We also like to make a vegetable stir fry once a week where we add a ton of veggies and no animal protein (recipe to follow in another post).

Raw veggies and Leftovers – I tend to use as much of our veggies as I can in our daily salads. I usually break a couple of pieces of broccoli from and toss in the salads. I use a peeler to peel the carrots. Instead of baby carrots or pre-cut carrots, I like the thin strips of carrots that I get with the peeler in our salads. I switch up the greens from Organic Girl. They have a super greens box which I like a lot. other times I get the 50/50 mix and sometimes I get just Spinach. They’re all good and I try different ones simply for variety. If I have leftover stir fry from the evening before or red beets that we roasted, I pack it up in a separate container. Then at lunch time I heat it up and sprinkle on top of my salad. I like adding hot food to my salads once in a while and the veggies are a nice mix.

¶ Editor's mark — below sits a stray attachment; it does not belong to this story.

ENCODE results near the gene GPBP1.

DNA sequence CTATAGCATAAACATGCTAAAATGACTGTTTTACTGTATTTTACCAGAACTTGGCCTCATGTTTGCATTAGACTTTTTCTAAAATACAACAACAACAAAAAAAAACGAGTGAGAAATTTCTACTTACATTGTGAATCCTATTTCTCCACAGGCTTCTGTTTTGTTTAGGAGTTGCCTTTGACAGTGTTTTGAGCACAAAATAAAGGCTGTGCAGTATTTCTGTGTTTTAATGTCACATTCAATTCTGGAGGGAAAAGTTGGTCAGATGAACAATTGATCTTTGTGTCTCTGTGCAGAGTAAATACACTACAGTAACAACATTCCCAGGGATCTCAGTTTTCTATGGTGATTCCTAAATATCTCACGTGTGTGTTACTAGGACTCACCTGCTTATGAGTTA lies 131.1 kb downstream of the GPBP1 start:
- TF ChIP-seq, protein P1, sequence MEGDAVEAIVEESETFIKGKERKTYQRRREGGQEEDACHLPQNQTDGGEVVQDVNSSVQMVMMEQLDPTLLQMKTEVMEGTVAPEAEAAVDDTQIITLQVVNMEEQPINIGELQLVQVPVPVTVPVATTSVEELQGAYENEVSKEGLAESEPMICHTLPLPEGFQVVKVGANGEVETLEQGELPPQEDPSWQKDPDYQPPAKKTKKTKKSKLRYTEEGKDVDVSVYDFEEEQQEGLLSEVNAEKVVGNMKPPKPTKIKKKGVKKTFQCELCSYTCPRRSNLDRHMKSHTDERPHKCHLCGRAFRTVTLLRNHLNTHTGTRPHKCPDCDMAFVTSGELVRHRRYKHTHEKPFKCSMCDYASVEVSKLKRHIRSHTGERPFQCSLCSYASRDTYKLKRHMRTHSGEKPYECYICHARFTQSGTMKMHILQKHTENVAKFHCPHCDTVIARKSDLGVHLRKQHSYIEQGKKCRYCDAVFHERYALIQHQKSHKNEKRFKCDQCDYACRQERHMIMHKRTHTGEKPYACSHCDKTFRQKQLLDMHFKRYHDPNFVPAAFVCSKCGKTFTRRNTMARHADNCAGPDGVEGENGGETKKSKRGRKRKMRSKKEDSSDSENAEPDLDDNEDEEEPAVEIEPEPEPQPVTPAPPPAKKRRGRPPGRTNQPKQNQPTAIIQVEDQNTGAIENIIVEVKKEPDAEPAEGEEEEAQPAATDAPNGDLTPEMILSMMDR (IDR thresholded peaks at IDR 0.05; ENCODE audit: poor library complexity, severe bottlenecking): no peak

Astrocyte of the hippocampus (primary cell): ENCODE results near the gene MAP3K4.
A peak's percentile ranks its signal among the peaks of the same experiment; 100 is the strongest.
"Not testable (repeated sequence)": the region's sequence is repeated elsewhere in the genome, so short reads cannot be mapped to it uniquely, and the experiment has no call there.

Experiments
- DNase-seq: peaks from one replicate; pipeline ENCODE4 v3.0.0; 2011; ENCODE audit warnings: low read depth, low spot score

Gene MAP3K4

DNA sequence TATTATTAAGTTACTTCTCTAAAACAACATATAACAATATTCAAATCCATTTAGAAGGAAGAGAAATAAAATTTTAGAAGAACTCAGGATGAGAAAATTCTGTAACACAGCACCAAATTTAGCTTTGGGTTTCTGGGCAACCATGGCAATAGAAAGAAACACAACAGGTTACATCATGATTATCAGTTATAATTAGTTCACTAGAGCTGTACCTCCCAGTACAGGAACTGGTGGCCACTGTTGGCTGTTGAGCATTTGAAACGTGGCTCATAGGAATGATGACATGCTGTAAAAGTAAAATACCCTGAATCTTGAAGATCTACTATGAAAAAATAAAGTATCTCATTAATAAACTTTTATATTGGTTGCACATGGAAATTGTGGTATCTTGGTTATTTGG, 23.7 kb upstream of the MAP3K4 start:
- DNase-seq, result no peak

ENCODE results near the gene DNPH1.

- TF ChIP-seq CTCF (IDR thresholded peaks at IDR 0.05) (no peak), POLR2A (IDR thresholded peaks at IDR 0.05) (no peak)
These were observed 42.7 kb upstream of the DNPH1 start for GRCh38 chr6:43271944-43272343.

FOR MY SMOOTHIES-  I always have kale, collard greens, or watercress for my smoothies. I love adding other ingredients which I will discuss in other posts but I have those as staples. When I run out of these, I can always grab some greens from my organic girl box and use that instead.

MEAT AND FISH-

  • Organic chicken
  • Wild caught Salmon
  • Turkey picadillo

I find organic chicken at Costco. I usually buy dark meat for the boys because it is softer and easier to eat. And I buy boneless chicken breast for us.
I buy wild salmon at Whole foods. I wait for the sale, sometimes they have it at $9.99 per pound and they’ve even gone as low as $7.99. When they have this sale, I buy tons of it. and store it in my freezer. Then I leave it out to defrost and eat it for dinner once a week.

We usually eat chicken, salmon, and turkey picadillo each once a week and the other nights eat soup or stir fry and try to go without animal protein or fish. But from time to time, Orlando goes to Captain’s tavern (a fish market by our home) and buys a nice sea bass, or shrimp for us. And once in a while we have a new york strip. We have red meat maybe once a month and its usually on a Friday as a treat for us.